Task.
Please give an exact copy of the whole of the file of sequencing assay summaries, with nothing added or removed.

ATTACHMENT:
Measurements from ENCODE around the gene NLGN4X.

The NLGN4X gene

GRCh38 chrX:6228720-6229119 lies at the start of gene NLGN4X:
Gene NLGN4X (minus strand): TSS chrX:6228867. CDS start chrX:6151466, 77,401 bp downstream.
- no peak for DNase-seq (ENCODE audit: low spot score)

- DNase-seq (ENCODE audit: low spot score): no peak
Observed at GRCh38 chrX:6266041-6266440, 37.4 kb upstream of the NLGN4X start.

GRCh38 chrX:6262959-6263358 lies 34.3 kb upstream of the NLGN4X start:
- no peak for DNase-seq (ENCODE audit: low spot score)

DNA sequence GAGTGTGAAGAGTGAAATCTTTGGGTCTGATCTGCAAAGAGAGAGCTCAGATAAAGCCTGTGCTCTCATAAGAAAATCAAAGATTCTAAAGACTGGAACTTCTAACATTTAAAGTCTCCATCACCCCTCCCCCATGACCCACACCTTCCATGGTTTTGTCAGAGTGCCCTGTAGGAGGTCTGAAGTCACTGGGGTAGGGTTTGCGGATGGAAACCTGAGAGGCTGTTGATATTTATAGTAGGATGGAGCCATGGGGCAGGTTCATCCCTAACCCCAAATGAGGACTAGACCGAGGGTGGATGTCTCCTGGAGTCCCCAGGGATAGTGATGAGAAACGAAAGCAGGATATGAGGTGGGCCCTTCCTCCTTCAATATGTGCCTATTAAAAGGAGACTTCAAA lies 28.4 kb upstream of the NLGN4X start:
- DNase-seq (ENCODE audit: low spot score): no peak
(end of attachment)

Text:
Measurements from ENCODE around the gene NLGN4X.

The NLGN4X gene

GRCh38 chrX:6228720-6229119 lies at the start of gene NLGN4X:
Gene NLGN4X (minus strand): TSS chrX:6228867. CDS start chrX:6151466, 77,401 bp downstream.
- no peak for DNase-seq (ENCODE audit: low spot score)

- DNase-seq (ENCODE audit: low spot score): no peak
Observed at GRCh38 chrX:6266041-6266440, 37.4 kb upstream of the NLGN4X start.

GRCh38 chrX:6262959-6263358 lies 34.3 kb upstream of the NLGN4X start:
- no peak for DNase-seq (ENCODE audit: low spot score)

DNA sequence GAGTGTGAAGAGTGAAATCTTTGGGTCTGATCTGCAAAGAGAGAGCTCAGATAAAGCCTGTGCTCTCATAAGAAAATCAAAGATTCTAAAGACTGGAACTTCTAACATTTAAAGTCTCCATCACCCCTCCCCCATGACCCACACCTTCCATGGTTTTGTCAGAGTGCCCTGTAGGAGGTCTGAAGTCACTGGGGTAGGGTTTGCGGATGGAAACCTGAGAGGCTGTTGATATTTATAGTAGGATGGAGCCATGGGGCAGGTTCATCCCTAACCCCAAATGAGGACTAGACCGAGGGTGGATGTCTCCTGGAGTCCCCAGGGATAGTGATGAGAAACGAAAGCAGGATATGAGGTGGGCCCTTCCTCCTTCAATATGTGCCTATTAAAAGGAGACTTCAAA lies 28.4 kb upstream of the NLGN4X start:
- DNase-seq (ENCODE audit: low spot score): no peak